^ new regulations governing big bank trading almost in place : Treasury Secretary Jacob Lew announcing

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Twice, since Here and Sphere’s inception last May, we have editorialized in favor of raising the legal minimum wage. To those editorials I refer you, if you’re interested : you’ll find them in our Archives section. Today, however, I want to expand upon the economic realities and policy choices that command our support for raising the minimum wage substantially. I understand that economic talk can be boringly statistical. But would you prefer exciting talk that was false or a fantasy ? After all, we’re talkiing the family’s income here; so I hope that you and I can be real for a while ? “Yes,” you tell me ? Good. Now for some facts :

1.Many political economists recently have written about the rapid increase of income inequality in America. Money is flowing ever faster to the top 1 % of earners and away from the bottom FIFTY (50) percent. Today the top 1 % of earners take in ten times greater a pecentage of America’s entire national income than it did fifty years ago. If current increase rates continue, the top 1 % of earners will soon control more income than the bottom SIXTY percent.

2.Incomes for the bottom 60 % of earners has barely grown at all in the past 30 years. That of the top 1 % has increased almost 100-fold. (Former Clinton economic adviser Robert Reich recently opined on this point. His column is well worth reading.)

The trend I have outlined has serious implications not just for the bottom 60 percent of earners bit for the entire economy. People whose incomes aren’t growing much at all can’t grow the economy without taking on more and more debt. The advent of credit cards in the late 1970s began a splurge of plastic money that eventually grew the spending economy by a full 20 percent of GDP. That splurge was the only reason that most Americans were able to grow their spending and thus grow the economy. But that splurge ended abruptly in 2008, and total credit card debt has fallen in almost every month since. Because credit card spending constituted 20 % of America’s 2008 GDP, a fall of merely 10 % in total credit card debt shaved a full 2 % off total GDP. Little wonder that since 2009 our economy has grown a slow 2.7 %; and little wonder that with consumer spending — which totals 2/3 of the ENTIRE economy — not growing at all, job growth has been slower than needed.

So the questions are ; ( 1 ) how are we going to get most family incomes growing again ? ( 2 ) how are we going to grow the economy fast enough so that businesses need to hire more people ? and ( 3 ) how can we assure that these new hires will benefit the economy rather than impede it ?

To these questions the Republican party, ever since the Bush ’43 years at least, has had one answer only : lower taxes for everyone. For most of us, so that we can spend more; for the top 1 %, because they are businesses owners, and the more money that business owners have, the more jobs they will create.

The first part of the GOP policy — lower taxes for most of us — did not work beause the added money in most of our pockets was far outstripped by the rush of income to the top 1 %, by price increases, and by credit card debt payments. The second part of the GOP policy was false to begin with. Businesses do NOT create more jobs because their owners have more money. They increase jobs because there is increased consumer demand for their products and services. If businesses see more money come in, while demand for their offerings barely grows, they put that money in the bank. They don’t invest it in new plant or research. They park it.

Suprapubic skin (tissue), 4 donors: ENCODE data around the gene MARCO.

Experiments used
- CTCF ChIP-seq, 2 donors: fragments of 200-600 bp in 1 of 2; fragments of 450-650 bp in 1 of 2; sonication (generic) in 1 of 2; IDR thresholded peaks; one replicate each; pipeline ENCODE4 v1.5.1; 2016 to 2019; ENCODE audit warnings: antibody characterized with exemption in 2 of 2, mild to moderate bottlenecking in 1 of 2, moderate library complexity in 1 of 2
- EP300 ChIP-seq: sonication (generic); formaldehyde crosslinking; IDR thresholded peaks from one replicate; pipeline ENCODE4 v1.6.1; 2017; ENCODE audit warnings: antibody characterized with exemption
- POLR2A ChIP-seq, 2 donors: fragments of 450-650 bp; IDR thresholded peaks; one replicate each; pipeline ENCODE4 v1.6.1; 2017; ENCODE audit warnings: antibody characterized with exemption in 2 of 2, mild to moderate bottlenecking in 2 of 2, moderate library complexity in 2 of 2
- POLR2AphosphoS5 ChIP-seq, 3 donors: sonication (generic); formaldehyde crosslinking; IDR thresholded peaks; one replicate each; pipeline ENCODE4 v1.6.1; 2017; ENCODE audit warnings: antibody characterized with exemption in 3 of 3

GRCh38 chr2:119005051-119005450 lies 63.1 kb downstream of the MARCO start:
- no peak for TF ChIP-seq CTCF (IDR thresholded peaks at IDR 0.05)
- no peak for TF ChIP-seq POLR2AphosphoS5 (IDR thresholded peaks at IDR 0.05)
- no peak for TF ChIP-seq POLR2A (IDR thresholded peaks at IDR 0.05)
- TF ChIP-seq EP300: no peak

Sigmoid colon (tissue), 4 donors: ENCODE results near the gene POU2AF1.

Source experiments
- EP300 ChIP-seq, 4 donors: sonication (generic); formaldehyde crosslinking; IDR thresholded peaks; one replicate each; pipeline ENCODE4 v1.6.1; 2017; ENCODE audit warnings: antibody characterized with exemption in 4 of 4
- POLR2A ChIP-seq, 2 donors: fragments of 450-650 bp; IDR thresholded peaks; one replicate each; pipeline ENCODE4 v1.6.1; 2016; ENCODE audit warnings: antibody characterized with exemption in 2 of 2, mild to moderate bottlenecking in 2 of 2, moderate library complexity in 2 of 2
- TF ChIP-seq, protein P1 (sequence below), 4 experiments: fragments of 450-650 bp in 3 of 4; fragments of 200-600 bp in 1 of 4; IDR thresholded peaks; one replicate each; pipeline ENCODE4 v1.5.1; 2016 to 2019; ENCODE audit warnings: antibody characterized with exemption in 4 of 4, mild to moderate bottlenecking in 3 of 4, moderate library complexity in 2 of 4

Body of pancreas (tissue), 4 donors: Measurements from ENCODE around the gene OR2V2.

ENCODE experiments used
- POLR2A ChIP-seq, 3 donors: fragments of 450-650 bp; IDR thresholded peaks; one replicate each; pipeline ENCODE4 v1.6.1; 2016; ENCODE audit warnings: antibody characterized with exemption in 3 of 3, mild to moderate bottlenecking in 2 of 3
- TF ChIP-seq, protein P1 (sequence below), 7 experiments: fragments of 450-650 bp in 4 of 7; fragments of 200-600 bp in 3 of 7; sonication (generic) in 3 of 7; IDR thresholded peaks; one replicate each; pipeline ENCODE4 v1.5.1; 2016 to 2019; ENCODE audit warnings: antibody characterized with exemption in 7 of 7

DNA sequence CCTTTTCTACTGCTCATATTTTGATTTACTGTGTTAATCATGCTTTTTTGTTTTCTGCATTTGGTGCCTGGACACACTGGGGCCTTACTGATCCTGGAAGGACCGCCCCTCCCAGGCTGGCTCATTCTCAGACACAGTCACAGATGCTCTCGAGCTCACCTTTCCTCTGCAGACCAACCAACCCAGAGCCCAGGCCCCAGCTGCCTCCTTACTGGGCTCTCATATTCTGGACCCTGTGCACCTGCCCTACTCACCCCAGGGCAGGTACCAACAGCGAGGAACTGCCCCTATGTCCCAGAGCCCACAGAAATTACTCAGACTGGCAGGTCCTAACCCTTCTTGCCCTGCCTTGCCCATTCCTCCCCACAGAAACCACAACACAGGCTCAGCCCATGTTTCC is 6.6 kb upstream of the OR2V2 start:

Today this huge accumulation of “parked money” — economists estimate it at FOUR TRILLION dollars (!) — overhsngs our economy like a mountain of tumors. And there it will stay, until the factor that totals TWO THIRDS of our entire economy — consumer spending — picks up significantly.

Parked money robs the economy in two ways. First, it does not spend and so generates no hires. second, it attracts money and financiers to its management : and reecently that has meant using parked money to speculate in trading markets, in search of arbitrage, the most useless of economic events. “Arbitrage” is simply the differences in the value of money in one place, or one time — or both — rather than another resulting from inefficiencies in communication. At the time of the Napoleonic wars — 200 years ago — when the Rothschilds first realized that profits could be made in arbitrage by acquiring information more rapidly than their trading rivals, arbitrage forced the world’s money markets to work together : out of which our present, world-wide economy has developed. Today, however, the inefficiencies that profit an arbitrageur are slight, and the huge amounts of money chasing them a damaging diversion from uses of money far better for the people who live in this arbitraged economy.

What is needed now are ( 1 ) to flow money back into the paychecks of consumers and ( 2 ) to tax the advantages of arbitrage so that investment of money now parked becomes more profitable than arbitraging it.

It really is that simple. We do the ( 1 ) by increasing the minimum wage so that full workers don’ need public assistance to make ends meet and can even earn enough to participate in the discretionary spending economy ; by banning so-called “payday loans” and other loan schemes that prey on the survival conditions in which many of us live; and by assuring workers paid sick leave and single-payer health insurance, so that most of us don’t have to stress over life situations that deflect our work vigor and enthusiasm. If we then do ( 2 ) , we make it clear to those with large money that it benefits them to invest it, not park it, and to hire — and pay decently — knowing that everyone who is hired can then become an effective consumer of what invested money produces.